Let us look to the Holy Family as a model of unconditional love and faith. We can use Joseph and Mary as examples of the parents we strive to be. We can call upon them in prayer to strengthen and sustain us as parents and parent-figures for younger generations. And perhaps, some can look to them to be the spiritual father or mother they have longed for and needed. That is the beauty of our belief in the Communion of Saints, and patron saints. Even if we feel abandoned or mistreated by the people in our lives, we can still trust in the love, prayer and support of those fathers and mothers in faith who have gone before us.
Mary and Joseph be with us and bless us and all families this season.
O God, Creator of all,
graciously grant that by the example of St. Joseph,
we may complete the work you give us to do.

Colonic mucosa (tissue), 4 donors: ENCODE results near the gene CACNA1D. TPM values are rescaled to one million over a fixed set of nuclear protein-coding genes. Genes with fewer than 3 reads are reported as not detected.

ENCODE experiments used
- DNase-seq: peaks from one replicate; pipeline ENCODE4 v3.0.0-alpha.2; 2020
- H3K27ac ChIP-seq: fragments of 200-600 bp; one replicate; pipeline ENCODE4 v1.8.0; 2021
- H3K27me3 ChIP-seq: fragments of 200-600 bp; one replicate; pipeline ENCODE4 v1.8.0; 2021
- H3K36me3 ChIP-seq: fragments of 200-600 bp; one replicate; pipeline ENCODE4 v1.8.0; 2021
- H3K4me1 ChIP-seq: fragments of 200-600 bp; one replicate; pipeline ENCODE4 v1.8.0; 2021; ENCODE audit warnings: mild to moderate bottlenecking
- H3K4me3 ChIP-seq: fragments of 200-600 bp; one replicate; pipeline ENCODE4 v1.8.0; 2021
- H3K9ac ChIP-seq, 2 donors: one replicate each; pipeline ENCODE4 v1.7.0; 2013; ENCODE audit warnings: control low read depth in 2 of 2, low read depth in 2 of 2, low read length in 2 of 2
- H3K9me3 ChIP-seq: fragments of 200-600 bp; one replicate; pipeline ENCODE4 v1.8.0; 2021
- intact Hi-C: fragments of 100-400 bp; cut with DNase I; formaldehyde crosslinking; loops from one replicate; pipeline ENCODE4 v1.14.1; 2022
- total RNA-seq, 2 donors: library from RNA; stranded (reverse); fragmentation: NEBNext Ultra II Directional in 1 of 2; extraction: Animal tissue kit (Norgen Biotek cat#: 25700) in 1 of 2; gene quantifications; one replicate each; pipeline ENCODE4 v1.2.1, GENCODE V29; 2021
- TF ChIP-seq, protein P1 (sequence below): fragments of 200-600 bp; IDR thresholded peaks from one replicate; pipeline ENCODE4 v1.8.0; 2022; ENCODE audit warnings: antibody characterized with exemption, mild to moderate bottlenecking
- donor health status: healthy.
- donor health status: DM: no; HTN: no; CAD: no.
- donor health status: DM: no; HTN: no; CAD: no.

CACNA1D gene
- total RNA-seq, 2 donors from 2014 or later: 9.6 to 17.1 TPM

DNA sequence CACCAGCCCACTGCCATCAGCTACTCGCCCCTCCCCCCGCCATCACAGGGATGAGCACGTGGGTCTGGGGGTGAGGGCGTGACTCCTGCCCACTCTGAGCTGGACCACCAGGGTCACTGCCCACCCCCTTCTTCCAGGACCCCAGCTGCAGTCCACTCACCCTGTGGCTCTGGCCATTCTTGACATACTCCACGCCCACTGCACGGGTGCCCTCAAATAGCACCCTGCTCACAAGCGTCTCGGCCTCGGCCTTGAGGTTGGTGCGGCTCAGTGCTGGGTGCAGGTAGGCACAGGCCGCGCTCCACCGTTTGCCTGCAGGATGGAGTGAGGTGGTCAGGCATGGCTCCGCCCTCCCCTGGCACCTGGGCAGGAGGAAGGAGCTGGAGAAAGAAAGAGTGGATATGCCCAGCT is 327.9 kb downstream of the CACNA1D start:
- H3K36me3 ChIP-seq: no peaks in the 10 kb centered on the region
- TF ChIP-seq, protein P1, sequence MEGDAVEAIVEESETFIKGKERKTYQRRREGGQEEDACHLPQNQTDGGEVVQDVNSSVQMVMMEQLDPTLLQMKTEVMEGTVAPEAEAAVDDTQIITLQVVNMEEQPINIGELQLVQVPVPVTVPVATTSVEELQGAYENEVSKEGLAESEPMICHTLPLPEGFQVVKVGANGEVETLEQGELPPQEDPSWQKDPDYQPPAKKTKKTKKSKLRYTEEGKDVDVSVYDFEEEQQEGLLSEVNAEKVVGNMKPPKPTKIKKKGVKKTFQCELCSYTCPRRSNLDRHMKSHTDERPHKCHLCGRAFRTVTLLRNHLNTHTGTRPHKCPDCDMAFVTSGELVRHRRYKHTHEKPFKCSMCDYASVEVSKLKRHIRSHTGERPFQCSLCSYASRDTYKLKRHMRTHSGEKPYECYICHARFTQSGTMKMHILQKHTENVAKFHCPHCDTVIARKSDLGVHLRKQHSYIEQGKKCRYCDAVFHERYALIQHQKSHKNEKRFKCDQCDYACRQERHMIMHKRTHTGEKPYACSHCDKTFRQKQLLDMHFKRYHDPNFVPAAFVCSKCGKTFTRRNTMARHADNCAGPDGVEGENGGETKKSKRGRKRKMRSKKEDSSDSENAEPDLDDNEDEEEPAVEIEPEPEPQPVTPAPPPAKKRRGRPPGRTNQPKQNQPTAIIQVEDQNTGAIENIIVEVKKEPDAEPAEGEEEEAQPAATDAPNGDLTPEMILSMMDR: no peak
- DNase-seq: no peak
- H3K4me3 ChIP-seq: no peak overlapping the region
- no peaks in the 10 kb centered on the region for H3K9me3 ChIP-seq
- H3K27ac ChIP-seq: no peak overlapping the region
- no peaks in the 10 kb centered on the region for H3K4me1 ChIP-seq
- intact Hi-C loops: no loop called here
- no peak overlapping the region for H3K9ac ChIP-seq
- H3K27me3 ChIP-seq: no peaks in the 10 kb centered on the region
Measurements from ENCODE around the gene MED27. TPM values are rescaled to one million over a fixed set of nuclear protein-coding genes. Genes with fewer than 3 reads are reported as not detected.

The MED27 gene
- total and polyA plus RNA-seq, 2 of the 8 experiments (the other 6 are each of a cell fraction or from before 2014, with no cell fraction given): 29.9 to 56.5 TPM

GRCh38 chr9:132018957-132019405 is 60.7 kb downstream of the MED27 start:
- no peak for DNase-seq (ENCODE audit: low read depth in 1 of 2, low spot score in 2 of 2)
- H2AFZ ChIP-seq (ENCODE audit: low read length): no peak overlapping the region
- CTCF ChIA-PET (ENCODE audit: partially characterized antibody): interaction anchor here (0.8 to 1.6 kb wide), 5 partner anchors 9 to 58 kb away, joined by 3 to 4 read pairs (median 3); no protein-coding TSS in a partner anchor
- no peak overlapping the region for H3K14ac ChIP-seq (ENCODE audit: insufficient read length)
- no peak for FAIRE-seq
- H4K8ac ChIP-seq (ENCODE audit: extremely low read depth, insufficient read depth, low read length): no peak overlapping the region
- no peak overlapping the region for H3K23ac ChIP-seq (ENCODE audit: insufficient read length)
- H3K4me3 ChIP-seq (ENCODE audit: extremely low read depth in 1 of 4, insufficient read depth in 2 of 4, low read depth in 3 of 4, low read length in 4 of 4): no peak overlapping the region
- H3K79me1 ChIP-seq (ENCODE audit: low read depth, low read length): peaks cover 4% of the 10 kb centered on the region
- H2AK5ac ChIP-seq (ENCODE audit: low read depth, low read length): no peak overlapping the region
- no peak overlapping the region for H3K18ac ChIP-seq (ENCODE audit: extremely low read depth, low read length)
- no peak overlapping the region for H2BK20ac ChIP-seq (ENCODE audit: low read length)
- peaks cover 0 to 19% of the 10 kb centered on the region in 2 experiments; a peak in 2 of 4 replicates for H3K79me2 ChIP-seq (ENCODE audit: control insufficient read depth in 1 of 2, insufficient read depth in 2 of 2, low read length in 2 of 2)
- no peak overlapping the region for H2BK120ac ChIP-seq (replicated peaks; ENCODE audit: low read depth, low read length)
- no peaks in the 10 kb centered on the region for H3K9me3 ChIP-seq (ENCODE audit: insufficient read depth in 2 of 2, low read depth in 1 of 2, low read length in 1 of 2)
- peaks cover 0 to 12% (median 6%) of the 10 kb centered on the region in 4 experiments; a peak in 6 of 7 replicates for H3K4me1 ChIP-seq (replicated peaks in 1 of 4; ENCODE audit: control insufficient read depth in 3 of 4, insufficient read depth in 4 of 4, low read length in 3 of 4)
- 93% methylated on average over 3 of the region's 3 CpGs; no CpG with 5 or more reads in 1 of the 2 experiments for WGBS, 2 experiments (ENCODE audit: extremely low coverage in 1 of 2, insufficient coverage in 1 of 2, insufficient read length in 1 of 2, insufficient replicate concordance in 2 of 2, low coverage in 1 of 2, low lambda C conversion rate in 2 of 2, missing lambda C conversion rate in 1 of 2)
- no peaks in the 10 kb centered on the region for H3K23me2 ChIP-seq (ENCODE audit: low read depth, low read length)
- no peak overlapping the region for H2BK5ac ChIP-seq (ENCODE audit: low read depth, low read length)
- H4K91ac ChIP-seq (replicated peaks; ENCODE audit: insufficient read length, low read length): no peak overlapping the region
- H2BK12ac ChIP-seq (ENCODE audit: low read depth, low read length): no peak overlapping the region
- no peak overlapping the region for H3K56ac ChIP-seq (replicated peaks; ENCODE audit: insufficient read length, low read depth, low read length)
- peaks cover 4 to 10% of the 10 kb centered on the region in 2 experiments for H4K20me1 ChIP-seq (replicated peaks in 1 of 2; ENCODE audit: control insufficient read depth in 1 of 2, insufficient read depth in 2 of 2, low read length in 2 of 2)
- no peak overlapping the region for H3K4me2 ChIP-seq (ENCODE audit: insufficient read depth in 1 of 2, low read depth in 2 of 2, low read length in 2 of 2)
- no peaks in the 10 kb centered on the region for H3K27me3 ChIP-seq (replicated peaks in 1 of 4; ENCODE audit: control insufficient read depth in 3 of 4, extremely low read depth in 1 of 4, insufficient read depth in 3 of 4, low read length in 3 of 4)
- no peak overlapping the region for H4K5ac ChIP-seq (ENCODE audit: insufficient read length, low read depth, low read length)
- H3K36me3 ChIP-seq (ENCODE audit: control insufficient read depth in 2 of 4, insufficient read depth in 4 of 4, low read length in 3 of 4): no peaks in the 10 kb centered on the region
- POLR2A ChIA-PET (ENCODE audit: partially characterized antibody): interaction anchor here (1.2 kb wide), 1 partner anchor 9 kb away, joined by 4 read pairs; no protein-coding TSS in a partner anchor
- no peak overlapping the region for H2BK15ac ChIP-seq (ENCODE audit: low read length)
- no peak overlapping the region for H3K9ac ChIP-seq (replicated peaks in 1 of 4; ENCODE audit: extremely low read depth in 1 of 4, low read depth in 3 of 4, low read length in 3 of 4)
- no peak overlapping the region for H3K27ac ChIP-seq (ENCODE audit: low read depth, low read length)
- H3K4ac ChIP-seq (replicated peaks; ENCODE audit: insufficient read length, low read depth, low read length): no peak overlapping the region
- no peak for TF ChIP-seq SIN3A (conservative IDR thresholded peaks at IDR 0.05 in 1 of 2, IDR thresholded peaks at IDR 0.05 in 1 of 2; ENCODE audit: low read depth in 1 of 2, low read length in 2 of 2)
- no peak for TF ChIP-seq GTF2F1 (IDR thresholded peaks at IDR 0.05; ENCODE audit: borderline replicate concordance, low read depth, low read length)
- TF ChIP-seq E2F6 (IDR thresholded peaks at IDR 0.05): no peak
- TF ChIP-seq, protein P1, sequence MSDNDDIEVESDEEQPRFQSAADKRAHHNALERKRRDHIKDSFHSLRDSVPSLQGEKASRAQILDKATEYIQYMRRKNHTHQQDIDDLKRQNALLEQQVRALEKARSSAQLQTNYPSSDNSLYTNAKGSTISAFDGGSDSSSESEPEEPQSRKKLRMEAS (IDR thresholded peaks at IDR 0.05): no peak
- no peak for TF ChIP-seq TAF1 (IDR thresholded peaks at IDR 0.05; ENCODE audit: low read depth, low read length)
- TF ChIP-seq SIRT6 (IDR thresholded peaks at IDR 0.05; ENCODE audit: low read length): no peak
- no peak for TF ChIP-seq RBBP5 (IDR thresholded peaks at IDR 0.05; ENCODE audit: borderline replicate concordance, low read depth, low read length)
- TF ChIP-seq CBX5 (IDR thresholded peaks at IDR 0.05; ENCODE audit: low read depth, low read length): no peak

Provide us work that uses our talents, enhances our dignity
and sustains us in body and spirit,
through Jesus Christ, your Son who lives and reigns with you
in the unity of the Holy Spirit,
one God, for ever and ever. Amen.
Happy Feast Day!
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I thought I’d share this message I saw from Network expressing the essence of Easter Joy from Pope Francis.
Posted in catholic, christianity, Easter, prayer, religon, spirituality
Tagged catholic, Christianity, CSJ, Easter, meditation, prayer, religion, spirituality